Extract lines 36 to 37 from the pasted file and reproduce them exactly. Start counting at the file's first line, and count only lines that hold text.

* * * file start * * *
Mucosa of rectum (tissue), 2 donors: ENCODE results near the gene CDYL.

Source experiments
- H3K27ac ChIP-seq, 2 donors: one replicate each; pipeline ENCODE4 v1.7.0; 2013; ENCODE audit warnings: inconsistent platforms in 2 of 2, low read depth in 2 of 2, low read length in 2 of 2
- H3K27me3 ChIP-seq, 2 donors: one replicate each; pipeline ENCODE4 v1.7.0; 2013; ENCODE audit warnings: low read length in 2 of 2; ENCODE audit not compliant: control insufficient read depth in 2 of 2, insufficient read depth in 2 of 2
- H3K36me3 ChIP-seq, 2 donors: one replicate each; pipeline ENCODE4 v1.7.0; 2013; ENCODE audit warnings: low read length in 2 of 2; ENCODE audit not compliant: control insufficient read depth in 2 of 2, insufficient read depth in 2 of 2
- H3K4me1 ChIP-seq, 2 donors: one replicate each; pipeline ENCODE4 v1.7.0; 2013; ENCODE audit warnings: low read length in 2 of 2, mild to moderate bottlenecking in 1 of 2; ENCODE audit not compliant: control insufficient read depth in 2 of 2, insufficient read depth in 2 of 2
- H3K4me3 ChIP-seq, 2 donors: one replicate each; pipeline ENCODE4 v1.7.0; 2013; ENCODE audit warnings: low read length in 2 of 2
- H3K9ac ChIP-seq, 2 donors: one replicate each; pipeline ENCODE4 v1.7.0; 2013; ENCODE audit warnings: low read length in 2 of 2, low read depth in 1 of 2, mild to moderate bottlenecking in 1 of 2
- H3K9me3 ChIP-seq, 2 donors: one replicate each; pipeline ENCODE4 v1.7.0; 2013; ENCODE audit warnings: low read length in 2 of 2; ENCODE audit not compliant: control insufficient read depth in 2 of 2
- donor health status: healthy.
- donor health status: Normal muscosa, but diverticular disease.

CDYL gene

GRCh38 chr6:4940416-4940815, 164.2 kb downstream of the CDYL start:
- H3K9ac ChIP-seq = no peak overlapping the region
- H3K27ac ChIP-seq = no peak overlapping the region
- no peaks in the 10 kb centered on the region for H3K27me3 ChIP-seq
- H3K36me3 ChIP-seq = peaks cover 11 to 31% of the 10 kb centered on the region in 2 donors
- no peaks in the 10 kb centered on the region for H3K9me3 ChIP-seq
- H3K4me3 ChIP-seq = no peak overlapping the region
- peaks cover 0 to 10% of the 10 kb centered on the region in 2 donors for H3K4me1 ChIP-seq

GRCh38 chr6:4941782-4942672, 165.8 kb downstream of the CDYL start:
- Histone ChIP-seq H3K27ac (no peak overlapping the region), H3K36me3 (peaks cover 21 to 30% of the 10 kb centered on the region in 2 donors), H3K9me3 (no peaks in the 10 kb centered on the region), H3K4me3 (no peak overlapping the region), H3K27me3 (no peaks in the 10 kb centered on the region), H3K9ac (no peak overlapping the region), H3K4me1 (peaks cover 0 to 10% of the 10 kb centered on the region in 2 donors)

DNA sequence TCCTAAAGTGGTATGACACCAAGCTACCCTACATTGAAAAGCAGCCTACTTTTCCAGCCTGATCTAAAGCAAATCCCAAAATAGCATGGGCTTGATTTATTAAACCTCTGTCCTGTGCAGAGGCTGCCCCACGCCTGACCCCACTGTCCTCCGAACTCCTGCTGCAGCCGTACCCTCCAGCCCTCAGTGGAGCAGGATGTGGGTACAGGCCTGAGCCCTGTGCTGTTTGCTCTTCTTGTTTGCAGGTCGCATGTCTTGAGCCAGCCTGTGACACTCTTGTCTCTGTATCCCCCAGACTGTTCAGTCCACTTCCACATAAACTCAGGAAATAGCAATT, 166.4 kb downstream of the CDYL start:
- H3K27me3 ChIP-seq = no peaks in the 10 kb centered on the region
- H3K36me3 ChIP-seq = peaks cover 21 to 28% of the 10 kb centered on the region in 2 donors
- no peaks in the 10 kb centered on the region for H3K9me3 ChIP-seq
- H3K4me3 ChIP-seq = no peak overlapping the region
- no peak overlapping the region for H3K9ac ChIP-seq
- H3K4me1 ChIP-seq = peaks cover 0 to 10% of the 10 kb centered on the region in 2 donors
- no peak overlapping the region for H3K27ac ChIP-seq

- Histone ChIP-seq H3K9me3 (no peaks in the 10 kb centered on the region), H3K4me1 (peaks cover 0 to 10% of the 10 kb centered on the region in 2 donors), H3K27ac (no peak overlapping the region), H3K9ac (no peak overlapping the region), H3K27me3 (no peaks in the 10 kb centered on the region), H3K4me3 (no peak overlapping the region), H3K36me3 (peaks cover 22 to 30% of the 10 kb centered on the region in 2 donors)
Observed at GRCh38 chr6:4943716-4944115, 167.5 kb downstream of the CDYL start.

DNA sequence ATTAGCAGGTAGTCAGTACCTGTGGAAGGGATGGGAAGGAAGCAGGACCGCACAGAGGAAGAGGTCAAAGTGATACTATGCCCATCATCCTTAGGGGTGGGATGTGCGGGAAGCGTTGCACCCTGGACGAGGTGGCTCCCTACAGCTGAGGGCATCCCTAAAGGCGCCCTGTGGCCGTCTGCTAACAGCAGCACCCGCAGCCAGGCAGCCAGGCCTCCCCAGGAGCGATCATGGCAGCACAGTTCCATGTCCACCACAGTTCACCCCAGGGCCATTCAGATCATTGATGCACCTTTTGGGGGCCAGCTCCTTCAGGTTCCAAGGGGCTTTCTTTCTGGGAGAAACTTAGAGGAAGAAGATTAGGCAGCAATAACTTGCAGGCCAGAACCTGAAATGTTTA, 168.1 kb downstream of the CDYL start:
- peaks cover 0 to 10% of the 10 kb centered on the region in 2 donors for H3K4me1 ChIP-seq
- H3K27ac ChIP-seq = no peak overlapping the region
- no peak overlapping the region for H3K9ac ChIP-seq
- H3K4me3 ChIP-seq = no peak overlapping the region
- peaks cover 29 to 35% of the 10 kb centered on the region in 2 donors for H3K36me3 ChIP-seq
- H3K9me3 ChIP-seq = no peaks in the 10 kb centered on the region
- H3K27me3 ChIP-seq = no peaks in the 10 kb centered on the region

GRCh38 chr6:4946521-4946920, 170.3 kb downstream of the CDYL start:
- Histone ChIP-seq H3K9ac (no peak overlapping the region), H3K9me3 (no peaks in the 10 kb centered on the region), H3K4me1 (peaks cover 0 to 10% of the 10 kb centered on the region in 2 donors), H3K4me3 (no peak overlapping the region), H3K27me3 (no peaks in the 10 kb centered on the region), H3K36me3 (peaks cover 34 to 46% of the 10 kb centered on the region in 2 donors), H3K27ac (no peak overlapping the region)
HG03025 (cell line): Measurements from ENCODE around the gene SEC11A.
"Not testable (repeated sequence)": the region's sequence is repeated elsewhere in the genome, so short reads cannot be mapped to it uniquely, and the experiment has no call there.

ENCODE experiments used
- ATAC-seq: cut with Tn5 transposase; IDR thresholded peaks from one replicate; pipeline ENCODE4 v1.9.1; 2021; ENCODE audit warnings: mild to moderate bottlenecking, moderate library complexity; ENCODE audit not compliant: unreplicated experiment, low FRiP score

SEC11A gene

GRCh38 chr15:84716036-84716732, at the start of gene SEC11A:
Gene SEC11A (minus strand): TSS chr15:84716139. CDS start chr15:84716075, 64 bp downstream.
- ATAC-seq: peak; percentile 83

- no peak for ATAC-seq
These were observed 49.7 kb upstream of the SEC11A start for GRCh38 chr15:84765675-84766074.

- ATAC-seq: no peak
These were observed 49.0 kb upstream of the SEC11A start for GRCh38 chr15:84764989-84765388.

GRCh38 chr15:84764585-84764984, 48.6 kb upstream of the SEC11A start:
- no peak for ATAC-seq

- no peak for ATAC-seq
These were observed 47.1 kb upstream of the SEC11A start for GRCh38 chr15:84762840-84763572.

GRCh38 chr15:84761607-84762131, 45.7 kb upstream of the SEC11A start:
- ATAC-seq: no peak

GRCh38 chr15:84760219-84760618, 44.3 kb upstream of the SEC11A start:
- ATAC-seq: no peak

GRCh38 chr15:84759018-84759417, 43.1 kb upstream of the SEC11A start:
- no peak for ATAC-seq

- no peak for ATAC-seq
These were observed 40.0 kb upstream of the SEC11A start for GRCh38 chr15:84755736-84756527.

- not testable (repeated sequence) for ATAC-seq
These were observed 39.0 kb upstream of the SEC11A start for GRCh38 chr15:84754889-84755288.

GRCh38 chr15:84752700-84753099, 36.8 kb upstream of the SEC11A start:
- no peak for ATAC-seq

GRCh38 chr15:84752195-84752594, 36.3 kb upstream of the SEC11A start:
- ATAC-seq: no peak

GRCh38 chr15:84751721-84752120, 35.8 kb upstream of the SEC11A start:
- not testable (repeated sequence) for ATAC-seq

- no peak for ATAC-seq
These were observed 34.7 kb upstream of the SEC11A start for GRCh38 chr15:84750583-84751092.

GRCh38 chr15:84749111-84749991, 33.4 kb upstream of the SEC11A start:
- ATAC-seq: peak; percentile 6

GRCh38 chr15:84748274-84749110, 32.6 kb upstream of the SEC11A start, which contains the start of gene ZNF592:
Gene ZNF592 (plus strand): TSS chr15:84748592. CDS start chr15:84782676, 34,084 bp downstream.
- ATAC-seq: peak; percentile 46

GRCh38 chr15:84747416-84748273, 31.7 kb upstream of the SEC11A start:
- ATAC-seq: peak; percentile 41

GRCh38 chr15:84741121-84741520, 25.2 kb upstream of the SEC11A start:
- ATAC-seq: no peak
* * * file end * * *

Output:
- no peak overlapping the region for H3K9ac ChIP-seq
- H3K4me3 ChIP-seq = no peak overlapping the region